4.) Related, I felt terrible for Allison even more this time around. Watching again, it's fairly obvious on the wedding ep that she's massively overexcited but trying to be casual and whatever when no, she was not. She was getting back the second great love of her life (Allison is A-type; she's sure as fuck isn't going to be limited to just one; she gets three and deserves them all).

(This explains a lot about her planning with Carter on their wedding; this time she was milking every drop of joy she could get openly and without shame.)

5.) Zane before and after the 1947 are way more different than I thought.

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I have so many feelings. Posted at Dreamwidth: | You can reply here or there. | comment count unavailable comments
children of dune - leto 1

eureka - because I'm watching this part now and it bothers me.

So first, I'm going to tell you about one of my personal things: the Balsam Wood Test.

In SGA fandom, there's a fanfic--I cannot remember which--where in a throwaway scene, Rodney and co are testing an unknown Thingie for reactions to common substances. It reacts to nothing at all, great. Then someone throws in a piece of balsam wood, and as it turns out, Thingie reacts badly to it.

To balsam wood.

Anyway, that stuck in my head--I love that kind of thing--and eventually, the idea turned into a concept of how to reliably test reality when all you have is your subjective self to work it out. The Balsam Wood Test.

Now, Eureka's Matrix: I love it. I love it for so many reasons, but all of them are relationship and people based. I love the characters dealing with it. I love the drama around it.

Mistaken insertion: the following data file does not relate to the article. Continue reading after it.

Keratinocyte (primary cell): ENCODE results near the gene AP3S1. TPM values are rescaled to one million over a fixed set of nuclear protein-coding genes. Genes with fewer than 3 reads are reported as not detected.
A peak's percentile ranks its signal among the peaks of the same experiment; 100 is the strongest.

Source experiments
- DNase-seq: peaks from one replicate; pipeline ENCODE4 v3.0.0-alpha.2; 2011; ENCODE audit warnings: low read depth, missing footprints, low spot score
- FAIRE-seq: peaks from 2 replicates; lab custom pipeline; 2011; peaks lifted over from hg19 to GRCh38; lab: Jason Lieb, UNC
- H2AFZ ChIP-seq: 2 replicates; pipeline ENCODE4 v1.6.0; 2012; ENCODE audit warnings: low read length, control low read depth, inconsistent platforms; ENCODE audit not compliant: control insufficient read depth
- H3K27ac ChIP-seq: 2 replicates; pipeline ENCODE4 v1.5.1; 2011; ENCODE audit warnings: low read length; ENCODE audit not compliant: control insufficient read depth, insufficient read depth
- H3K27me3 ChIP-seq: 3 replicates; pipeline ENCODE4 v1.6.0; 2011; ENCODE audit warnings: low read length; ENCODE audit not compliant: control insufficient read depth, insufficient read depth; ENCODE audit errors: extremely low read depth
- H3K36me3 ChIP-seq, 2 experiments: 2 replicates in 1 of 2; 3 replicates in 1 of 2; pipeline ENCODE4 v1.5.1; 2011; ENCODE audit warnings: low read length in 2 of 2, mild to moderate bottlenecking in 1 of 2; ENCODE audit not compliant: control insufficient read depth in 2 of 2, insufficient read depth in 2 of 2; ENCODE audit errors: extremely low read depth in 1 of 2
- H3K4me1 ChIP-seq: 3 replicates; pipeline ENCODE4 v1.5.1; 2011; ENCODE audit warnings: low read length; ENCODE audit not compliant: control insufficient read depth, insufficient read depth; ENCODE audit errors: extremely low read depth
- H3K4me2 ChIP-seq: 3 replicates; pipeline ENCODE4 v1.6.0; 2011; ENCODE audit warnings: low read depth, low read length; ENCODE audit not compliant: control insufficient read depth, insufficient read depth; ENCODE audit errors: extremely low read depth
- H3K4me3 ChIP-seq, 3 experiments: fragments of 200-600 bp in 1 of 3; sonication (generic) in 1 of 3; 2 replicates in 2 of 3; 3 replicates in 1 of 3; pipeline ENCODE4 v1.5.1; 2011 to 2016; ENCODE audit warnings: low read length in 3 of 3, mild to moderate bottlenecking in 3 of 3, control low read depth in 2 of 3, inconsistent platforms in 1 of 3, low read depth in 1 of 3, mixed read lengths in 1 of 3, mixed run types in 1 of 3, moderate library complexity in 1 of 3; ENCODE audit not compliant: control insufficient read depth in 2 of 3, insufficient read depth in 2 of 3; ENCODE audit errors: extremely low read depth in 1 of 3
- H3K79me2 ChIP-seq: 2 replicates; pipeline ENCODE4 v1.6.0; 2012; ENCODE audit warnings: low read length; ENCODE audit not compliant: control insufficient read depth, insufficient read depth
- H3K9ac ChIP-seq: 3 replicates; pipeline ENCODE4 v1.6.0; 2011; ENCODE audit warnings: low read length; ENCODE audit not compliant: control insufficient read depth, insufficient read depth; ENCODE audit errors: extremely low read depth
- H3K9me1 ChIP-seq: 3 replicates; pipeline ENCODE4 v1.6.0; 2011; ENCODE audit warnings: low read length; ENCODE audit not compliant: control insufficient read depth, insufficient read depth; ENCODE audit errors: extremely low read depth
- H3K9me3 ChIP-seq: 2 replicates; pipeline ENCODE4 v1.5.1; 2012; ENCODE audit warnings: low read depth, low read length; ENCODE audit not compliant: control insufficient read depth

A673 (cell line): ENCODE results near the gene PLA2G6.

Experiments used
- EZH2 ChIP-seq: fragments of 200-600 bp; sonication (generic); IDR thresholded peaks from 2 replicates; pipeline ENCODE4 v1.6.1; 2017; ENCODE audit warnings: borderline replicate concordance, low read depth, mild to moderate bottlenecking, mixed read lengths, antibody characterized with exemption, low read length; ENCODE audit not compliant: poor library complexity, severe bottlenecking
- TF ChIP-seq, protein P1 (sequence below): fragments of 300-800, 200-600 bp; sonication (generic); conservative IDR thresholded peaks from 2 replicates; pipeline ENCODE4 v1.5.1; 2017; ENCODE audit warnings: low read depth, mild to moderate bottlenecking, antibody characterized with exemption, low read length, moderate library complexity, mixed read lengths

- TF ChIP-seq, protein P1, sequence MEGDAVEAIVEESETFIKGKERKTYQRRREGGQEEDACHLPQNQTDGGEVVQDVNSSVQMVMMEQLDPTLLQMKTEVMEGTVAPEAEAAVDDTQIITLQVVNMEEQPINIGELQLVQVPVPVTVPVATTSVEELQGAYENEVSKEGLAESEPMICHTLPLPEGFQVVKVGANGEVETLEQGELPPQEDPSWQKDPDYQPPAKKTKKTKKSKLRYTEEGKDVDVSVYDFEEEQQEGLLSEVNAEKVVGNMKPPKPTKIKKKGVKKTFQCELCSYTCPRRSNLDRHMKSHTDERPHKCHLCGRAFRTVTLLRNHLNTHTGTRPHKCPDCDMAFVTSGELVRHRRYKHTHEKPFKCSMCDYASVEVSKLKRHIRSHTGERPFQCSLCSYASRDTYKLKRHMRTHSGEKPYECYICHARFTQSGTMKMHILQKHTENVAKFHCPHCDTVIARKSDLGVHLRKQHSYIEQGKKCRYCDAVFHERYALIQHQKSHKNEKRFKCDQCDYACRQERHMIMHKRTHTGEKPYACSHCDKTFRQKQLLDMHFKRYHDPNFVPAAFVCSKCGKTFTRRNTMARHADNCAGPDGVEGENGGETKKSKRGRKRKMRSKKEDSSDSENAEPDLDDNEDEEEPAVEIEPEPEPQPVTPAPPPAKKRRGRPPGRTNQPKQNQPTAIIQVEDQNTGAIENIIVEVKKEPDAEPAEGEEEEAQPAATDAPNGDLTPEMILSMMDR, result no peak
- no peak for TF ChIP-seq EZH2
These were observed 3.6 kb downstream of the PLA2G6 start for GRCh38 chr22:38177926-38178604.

I hate the fact that anyone, anywhere, would think the Matrix could, even by accident, forward the study of science as it pertains to anything but the study of artificial reality and maybe the limits of computer programming. That's not just insane, it's--I need a word here, just go with 'are you high and have been since the Enlightenment?'

It can't be done, full stop. Even if it was run by an AI, it couldn't; if the AI actually could do that, you wouldn't need a Matrix because you wouldn't need people to discover anything; the AI could do it all. A computer could not, ever, reliably reproduce science as we know it--much less Eureka-level science--well enough to fool actual scientists for more than five seconds and maybe not even then.

(I'm not entirely sure it's really possible to create a Matrix reality indistinguishable from reality-reality, but that's another story.)

You see, there's no such thing as random numbers in programming. But I'm getting ahead of myself.

We have no idea what objective reality is; it's all subjective to varying degrees. Physics tries very hard, but even things we designate laws are very much 'well, nothing has contravened this yet so here we are'; anything lighter is 'current best explanation we have but we're open to suggestions' at best. Entire swathes of science exist based on math with the understanding we also haven't discovered all the math. To be generous, we're not even aware of about 99.999999999999999999% of physics. Of the part we're aware of, we maybe are sure of none and best guess a very tiny amount of that. And i won't even begin to describe where we are in pure math; maybe a little better? But probably not.